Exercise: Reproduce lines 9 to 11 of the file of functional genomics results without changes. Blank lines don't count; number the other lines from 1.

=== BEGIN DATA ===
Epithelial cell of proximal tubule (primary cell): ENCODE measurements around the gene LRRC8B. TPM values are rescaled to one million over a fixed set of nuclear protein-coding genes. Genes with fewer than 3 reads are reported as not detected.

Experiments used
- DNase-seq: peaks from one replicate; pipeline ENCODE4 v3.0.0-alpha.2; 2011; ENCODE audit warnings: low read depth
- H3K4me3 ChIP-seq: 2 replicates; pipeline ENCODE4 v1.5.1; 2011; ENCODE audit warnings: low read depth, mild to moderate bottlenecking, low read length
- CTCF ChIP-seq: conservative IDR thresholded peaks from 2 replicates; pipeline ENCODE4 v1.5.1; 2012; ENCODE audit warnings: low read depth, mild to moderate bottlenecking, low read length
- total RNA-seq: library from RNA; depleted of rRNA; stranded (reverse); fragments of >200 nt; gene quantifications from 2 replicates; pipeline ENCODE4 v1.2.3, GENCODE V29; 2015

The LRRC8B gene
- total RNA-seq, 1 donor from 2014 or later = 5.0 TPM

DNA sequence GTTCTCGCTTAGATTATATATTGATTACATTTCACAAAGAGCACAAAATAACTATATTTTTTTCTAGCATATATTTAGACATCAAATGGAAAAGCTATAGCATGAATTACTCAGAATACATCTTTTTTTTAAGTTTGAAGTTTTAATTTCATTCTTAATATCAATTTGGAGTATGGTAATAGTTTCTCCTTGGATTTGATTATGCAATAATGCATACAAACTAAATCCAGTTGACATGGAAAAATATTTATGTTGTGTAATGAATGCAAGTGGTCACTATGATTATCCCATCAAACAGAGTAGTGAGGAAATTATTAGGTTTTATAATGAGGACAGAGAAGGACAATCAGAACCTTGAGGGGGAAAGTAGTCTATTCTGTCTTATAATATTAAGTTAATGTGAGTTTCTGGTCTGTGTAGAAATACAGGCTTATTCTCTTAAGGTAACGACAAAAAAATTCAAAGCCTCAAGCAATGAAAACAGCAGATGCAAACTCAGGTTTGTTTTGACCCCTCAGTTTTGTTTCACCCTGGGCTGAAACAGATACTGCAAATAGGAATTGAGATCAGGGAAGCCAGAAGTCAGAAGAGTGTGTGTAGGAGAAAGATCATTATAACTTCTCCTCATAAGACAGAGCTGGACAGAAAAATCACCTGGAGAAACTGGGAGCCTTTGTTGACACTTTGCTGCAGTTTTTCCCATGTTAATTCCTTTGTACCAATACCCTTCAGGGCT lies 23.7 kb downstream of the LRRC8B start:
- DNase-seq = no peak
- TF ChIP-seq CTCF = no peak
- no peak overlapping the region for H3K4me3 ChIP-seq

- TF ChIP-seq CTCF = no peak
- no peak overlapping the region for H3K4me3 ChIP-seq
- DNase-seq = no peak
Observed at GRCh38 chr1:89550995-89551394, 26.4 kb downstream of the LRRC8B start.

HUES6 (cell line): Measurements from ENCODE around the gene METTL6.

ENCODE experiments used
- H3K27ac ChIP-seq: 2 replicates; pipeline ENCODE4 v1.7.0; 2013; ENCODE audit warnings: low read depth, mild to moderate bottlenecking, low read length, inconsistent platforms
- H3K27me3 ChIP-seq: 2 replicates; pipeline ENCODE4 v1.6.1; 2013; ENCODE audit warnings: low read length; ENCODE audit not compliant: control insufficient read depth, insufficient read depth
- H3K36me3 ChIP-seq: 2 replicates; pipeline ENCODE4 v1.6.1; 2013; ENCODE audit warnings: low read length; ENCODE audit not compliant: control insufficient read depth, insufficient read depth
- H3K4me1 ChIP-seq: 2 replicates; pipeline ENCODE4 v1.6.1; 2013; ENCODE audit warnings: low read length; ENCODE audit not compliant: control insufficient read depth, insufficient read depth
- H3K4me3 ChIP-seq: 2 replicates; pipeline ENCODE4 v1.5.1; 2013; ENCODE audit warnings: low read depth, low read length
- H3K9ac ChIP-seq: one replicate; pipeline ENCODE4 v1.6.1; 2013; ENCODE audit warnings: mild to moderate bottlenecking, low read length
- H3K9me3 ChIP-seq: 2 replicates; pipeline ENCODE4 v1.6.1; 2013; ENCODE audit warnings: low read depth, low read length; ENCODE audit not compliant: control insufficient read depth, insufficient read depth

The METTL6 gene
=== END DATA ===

DNA sequence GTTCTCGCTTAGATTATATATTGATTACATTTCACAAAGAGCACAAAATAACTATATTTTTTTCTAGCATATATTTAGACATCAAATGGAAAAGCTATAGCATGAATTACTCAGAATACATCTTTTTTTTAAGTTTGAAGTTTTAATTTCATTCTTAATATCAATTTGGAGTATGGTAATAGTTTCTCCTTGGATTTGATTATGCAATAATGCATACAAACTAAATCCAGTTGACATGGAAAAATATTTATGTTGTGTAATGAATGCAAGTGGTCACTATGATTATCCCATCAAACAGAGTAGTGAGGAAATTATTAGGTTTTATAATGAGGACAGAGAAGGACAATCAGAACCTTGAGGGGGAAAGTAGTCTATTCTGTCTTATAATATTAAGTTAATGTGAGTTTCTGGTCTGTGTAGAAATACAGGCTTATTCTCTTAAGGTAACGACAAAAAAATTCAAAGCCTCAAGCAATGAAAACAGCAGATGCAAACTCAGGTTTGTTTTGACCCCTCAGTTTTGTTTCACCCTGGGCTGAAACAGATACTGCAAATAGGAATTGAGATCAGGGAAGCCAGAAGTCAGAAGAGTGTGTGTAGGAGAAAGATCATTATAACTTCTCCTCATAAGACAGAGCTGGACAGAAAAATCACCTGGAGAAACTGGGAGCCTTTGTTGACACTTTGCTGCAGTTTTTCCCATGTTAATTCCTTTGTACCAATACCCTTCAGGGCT lies 23.7 kb downstream of the LRRC8B start:
- DNase-seq = no peak
- TF ChIP-seq CTCF = no peak